Case Law: State Bank of India Vs Shyama Devi– In this case, a person who was an employee of the bank was given a sum of money to be deposited in a bank by Shyama Devi who never checked the deposit receipts. the bank was not held liable even if that employee never deposited the money because he was not acting in the course of employment. [2]

C. Partners Relationship

All partners of an organization are held liable for all the wrongful acts done by any of them. So if any partner does an illegitimate act in the customary course of business of the firm all partners are held liable joint and several. A partnership firm can be held vicariously liable for carelessness done by any partner. Thus, the firm can be held vicariously liable for the customer’s damage.

Essentials of Vicarious Liability in Master-Servant Relationship

1. The person hired must be a servant:

If any individual recruited is working under the direction and control of the master, he is a servant. A servant is different in relation to an independent contractor as an independent contractor entity works under “contract for business”. This implies the independent contractor is one who is just determined what could possibly be done not how it is to be done. In this way, an independent contractor is allowed to work in his own particular manner thus the individual recruiting him isn’t in charge of him. So he can’t be held liable for the acts of an independent contractor.

2. The course of employment:

Another essential to prove this relationship is that the servant must have done the wrongful act while he was working in the course of employment. The course of employment essentially covers all situations that may happen while the servant is carrying out the task given by the master for a specific purpose that the master needs to accomplish. So the acts of the servant would fall under this class if he is doing the act which has been approved by his master or when the master himself has approved a wrongful method for doing the act. In the event that the servant does an act totally different in relation to the act which he has been approved to do by his master, it won’t be considered as done in the course of employment.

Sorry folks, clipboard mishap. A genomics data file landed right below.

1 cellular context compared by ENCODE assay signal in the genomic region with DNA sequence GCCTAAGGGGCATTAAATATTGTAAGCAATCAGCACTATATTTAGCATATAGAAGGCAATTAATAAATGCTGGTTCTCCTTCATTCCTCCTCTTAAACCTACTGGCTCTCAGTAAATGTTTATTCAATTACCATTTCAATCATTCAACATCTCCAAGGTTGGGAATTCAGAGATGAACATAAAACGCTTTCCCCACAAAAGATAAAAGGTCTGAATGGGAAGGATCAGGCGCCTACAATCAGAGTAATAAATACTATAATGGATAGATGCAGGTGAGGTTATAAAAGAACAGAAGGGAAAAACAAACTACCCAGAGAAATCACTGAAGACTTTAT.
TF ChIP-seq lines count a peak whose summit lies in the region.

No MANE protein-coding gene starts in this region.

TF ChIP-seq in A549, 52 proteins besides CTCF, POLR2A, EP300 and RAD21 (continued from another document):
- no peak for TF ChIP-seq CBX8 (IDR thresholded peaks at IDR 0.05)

Case Law: Beard vs London General Omnibus Co.– In this case, the conductor during the absence of driver drove the bus to turn it around and caused a mishap. It was held that the conductor was not approved to drive the bus and subsequently was not working in course of employment, so the master of the bus was not held to be liable.[3]

The doctrine of Common Employment

The doctrine of common employment is a special case to the vicarious liability of a master for the acts of a servant working in the course of employment. This principle expresses that the master should not be held liable for the careless act of the servant done against another servant both acting under the common course of employment. The reasoning given behind this standard was that there is an inferred agreement of service by the servant where he has consented to face common challenges accidental to the employment. In India this doctrine was recently expressed to have a restricted application under specific acts however now it has been terminated by the amendment of Employers Liability Act in 1951.

Vicarious Liability of State

In the authority of principal, the State employs individuals to work for his benefit and delegates them certain duties. Such representatives while working under the position given to them by the State, sometimes do wrongful acts. To what extent the State would be liable for the torts committed by its workers is a compound issue particularly in developing nations with ever-widening State undertakings.

Case Law: State of Rajasthan Vs Vidyawati– The respondents filed a suit for the damages made by a representative of a State and the case addressed whether the State was liable for the tortious acts of its representatives. The Court held that the liability of the State in regard of the tortious act by its representative within the scope of his employment and working as such was like that of some other employer. It was held in this case that the State should be as much liable for tort in regard of[4] tortious acts committed by its representatives within the scope of his employment and working in that capacity, similar to some other employer.